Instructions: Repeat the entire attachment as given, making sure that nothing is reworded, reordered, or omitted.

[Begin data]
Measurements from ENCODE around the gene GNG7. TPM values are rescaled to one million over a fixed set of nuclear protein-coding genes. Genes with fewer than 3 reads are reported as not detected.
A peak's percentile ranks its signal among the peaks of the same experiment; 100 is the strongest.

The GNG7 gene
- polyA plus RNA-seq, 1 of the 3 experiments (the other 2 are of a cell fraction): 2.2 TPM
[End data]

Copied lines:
Measurements from ENCODE around the gene GNG7. TPM values are rescaled to one million over a fixed set of nuclear protein-coding genes. Genes with fewer than 3 reads are reported as not detected.
A peak's percentile ranks its signal among the peaks of the same experiment; 100 is the strongest.

The GNG7 gene
- polyA plus RNA-seq, 1 of the 3 experiments (the other 2 are of a cell fraction): 2.2 TPM